Mr. Njoki described himself in paragraph 1 of the affidavit in support that he is a Legal Assistant in the applicant’s lawyers Geoffrey Nangumya & Co. Advocates with authority from the applicants to swear the affidavit. He then deposed in the impugned paragraph 4 that the applicants’ advocate Mr. Geoffrey Nangumya did not appear in court on the date Misc. Application No. 113 of 2013 was called on for hearing and dismissed because he was appearing in another case. It is alleged that the source of this information is not disclosed and it is a falsehood.


On the alleged failure to disclose the source of information, I hold the view that where a law firm is instructed to handle a matter all information regarding progress of that matter would be within the knowledge of the lawyers in that firm because of the common practice of discussing and consulting among lawyers. This means that any lawyer in that law firm can swear an affidavit on the non-contentious aspect of any matter that the law firm is handling. I therefore believe that as colleagues in the same law firm Mr. Njoki would ordinarily know that Mr. Nangumya left for court in the morning based on their schedule of duties which would be an open secret within the law firm. It therefore follows that the information was within Mr. Njoki’s knowledge and so he did not have to state its source. This view is fortified by the fact that instructions are usually given to a law firm but not an individual lawyer in the firm and that is why notice of instruction and/or change of instruction filed in court clearly indicate so. Finally on this point, regulation 9 of the Advocates (Professional Conduct) Regulations S.I. 267-2only prohibits an advocate in personal conduct of the case from deposing an affidavit in contentious matter. For the above reasons, I find that Mr. Njoki was competent to swear the affidavit and the information was within his knowledge.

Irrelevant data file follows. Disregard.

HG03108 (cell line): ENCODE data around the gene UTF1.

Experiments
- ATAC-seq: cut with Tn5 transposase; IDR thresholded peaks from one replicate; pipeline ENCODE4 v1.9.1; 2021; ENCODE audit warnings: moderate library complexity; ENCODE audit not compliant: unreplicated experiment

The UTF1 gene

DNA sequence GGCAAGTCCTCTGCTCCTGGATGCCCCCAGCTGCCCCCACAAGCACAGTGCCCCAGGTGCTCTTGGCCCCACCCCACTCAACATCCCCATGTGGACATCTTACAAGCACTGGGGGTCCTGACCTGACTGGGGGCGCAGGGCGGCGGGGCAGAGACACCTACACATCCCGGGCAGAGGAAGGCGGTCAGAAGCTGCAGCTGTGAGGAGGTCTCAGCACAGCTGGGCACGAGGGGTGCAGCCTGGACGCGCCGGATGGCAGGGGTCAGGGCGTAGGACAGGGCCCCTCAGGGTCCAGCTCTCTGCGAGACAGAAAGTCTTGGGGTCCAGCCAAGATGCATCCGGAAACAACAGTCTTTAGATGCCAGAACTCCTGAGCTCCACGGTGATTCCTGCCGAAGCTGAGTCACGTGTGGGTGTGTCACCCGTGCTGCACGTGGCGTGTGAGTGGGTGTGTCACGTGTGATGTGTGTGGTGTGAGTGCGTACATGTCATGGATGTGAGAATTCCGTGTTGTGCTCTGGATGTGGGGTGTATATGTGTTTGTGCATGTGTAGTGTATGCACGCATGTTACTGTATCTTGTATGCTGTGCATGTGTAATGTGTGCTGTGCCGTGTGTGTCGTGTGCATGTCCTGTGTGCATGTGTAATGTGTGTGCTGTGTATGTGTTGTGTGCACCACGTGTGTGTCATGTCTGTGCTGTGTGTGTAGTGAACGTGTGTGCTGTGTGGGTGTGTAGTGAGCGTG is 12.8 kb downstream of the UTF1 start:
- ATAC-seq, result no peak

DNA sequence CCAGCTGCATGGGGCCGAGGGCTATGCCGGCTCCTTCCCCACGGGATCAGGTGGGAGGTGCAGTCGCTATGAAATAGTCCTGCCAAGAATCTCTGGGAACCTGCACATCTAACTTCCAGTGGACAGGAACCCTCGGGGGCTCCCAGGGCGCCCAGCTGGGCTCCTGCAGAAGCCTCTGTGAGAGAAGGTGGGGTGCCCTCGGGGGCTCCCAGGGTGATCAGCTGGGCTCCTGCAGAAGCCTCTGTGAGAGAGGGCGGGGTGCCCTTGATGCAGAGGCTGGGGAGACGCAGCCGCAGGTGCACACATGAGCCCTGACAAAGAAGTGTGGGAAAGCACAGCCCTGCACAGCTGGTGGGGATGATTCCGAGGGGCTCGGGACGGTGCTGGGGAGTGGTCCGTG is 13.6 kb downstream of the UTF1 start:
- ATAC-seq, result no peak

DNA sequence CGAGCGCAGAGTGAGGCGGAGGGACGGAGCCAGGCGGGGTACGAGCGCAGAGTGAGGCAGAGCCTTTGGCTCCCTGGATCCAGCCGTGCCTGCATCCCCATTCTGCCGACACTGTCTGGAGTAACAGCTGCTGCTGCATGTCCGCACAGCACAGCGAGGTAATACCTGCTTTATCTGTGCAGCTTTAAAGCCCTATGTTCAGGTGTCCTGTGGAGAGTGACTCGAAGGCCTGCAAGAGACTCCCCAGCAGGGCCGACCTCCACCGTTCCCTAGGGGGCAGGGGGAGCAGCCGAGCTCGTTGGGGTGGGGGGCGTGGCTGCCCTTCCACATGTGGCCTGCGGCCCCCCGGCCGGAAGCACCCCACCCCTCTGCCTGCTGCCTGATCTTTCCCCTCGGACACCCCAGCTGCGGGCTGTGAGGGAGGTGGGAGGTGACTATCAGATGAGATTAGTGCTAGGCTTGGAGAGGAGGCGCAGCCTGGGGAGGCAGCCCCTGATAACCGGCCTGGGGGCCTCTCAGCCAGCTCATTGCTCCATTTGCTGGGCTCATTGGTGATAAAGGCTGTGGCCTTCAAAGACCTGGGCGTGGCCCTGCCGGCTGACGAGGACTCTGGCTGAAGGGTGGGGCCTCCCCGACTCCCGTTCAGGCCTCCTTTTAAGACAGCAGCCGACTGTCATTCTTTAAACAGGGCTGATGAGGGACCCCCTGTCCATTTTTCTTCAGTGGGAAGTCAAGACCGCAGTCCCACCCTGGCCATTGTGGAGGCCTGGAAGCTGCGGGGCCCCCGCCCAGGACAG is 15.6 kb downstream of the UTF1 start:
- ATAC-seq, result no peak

As regards the alleged falsehood, I have looked at the averments in Mr. Njoki’s affidavit more specifically paragraph 4 and I am of the view that his failure to attach a copy of the cause list does not per se make his averment false unless the affidavit in reply disapproved him by showing that Mr. Nangumya was not in court.  Since no such contrary information has been provided I have no basis for finding that it is false. I am not in any way suggesting that attaching the cause list is not important but at the same time it would be unfair to draw a conclusion with far reaching consequences by mere lack of it.


In addition, while I agree that Mr. Nangumya himself should have sworn an affidavit and attached the cause list as proof that the matter actually came up in court, I also do not think that his failure to do so affects the competence of Mr. Njoki’s affidavit for the same reason I stated above.  Mr. Nangumya’s evidence would have only strengthened that of Mr. Njoki and that in my view goes to the merit of the application and does not affect the validity of the affidavit in support. On the whole, the point of law raised by counsel for the respondent as regards the competence of affidavit in support of this application lack merit and they are accordingly overruled.


However, I must observe that while the respondent’s counsels were quick at pointing out the defect in the affidavit in support of the application, their own affidavit in reply contravenes regulation 9 of the Advocates (Professional Conduct) Regulations S.I. 267-2 because it was deposed by counsel who has personal conduct of this matter as stated in paragraph 1 thereof and yet it contains contentious matters. Although counsel for the applicants overlooked this irregularity it is the duty of this court to be on the look out for any illegality and if it is found it should not be overlooked. The import of regulation 9 (supra) is that an advocate cannot appear before any court or tribunal in any matter in which he or she is required to give evidence whether verbally or by affidavit. The only exception is where the evidence is on a formal or non-contentious matter or fact.